A Tale of Two Cities: Sydney Carton
A Tale of 2 Cities: Sydney Carton In Charles Dickens’ novel A Tale Of 2 Cities, Sydney Carton is a man of a number of distinct characteristics. Carton is revealed initially to be a frustrated alcoholic, however then turns out to be an extremely noble and authentic guy. Sydney Container is likewise shown in the novel to be rather immature in his actions and thoughts. Throughout the book, Sydney Carton does not constantly act or appear like he is the age that he is. He is illustrated in the unique to be middle-age, possibly in his mid-forties, yet several times he reveals some really immature actions and sensations.
One example is his sensations for Lucie Manette. Even after Lucie is wed to Charles Darnay, whom she loves, Sydney declines to give up his love for her. For someone in his mid-forties, this is rather an immature action. Had he been more fully grown, he may have forgotten about Lucie when she was married and found another person. Another maybe lesser but extremely obvious example is his look. He didn’t seem to care what individuals actually thought about him or the method he was dressed, and remained very calm and unwinded, perhaps even carefree, most of the time he was in court.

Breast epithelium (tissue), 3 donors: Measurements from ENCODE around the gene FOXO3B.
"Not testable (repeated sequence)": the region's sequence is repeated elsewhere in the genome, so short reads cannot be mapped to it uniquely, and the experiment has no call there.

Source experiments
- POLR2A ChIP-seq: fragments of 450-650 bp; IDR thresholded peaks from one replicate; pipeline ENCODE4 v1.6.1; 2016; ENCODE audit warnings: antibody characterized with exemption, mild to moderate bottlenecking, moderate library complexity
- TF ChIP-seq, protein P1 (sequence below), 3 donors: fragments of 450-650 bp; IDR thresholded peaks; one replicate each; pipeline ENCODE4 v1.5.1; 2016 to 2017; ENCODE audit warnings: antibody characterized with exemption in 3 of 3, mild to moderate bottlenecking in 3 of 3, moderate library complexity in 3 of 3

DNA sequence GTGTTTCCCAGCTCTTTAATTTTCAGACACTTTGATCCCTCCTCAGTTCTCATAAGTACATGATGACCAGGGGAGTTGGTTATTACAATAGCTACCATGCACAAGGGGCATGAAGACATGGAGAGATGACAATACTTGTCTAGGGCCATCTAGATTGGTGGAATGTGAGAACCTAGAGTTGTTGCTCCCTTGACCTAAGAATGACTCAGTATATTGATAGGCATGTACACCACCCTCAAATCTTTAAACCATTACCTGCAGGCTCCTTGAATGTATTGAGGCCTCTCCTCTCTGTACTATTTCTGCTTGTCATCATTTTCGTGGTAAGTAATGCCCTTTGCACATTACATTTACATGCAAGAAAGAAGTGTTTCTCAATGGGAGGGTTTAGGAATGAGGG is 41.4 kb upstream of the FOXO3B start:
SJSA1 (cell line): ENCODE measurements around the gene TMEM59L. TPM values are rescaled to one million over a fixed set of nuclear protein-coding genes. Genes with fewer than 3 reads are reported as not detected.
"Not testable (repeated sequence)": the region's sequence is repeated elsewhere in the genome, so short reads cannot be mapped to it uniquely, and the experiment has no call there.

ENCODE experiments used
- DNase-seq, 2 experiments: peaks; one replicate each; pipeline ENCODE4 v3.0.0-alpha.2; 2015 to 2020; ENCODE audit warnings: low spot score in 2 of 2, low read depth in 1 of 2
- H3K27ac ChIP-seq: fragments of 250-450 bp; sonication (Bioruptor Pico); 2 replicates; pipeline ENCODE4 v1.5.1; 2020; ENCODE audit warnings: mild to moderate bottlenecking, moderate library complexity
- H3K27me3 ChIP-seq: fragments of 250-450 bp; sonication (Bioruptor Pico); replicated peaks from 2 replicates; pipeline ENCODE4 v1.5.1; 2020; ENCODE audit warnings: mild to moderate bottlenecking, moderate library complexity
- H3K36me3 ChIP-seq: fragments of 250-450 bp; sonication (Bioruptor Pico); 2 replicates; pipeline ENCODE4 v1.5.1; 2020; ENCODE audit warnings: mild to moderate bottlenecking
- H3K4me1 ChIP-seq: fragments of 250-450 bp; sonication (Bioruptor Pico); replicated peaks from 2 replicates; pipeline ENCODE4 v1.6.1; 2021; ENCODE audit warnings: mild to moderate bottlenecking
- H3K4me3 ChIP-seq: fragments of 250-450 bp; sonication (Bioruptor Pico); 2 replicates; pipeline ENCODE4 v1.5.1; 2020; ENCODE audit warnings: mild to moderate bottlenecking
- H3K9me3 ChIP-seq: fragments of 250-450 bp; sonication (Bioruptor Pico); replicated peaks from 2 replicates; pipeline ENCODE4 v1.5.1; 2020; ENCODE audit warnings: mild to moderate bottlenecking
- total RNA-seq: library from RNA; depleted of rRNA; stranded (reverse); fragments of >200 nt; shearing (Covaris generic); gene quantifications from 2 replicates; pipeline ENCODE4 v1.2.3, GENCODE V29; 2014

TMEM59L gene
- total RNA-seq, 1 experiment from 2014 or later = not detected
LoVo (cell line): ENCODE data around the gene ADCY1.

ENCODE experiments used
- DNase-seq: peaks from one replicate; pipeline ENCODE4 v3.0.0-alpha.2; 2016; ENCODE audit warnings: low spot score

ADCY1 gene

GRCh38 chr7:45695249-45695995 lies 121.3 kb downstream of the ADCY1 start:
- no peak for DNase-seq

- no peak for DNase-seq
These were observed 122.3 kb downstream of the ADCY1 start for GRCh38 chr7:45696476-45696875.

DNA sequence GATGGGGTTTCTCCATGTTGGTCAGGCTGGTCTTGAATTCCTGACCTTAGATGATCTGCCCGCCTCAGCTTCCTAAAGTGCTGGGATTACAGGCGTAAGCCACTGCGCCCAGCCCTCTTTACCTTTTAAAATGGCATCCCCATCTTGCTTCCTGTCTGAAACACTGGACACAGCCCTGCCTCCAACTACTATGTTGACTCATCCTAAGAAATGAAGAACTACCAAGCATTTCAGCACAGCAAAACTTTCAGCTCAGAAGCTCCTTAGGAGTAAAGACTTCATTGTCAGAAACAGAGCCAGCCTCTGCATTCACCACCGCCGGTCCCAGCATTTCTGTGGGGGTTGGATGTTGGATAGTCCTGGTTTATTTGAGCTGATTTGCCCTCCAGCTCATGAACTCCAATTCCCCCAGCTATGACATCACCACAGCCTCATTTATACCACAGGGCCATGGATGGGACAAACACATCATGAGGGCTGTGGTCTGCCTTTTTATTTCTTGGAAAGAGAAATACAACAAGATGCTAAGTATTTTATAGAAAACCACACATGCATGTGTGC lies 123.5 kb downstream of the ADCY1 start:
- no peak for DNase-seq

This also gives Sydney Carton an immature look in the novel. At the beginning of the story and a big part of the novel, Sydney Container is shown to be an extremely arrogant, disappointed male with a drinking problem. Several times in the novel he indulged in his drinking to the point of becoming intoxicated or near to it. Often times that he is seen, he is consuming wine or has a flask of liquor in his hand. This may keep him soothe or help him to remain made up in the court, but it becomes more to the point of being a necessity or routine.
Also, his drinking triggers him to be loose with his tongue when he is with Charles Darnay after the trial, which makes Charles angry with him. This behavior was really ill-mannered and might have been avoided to provide Sydney Carton a much better look and attitude. Later in the unique, towards the end, Sydney appears to alter his personality and mindset toward life, and in fact reveals some noble qualities. When Sydney speak to Lucie alone, he appears extremely sincere and worthy with his comment about sacrificing himself for her. This is extremely various from his self-centered attitude he had in the past.
At the end of the unique, Sydney’s act of compromising himself showed honor, guts, and a heart of love for Lucie, as well as for Charles. Sydney also reveals very exceptional attributes when he assists the innocent woman at the guillotine. His character totally changed throughout the novel to become a very generous, caring individual. A Tale Of Two Cities shows Sydney Container to have many qualities, both honorable and some unpleasant. He is originally a baffled, self-caring alcoholic, then changes to really take care of individuals, and to sacrifice his life for his love.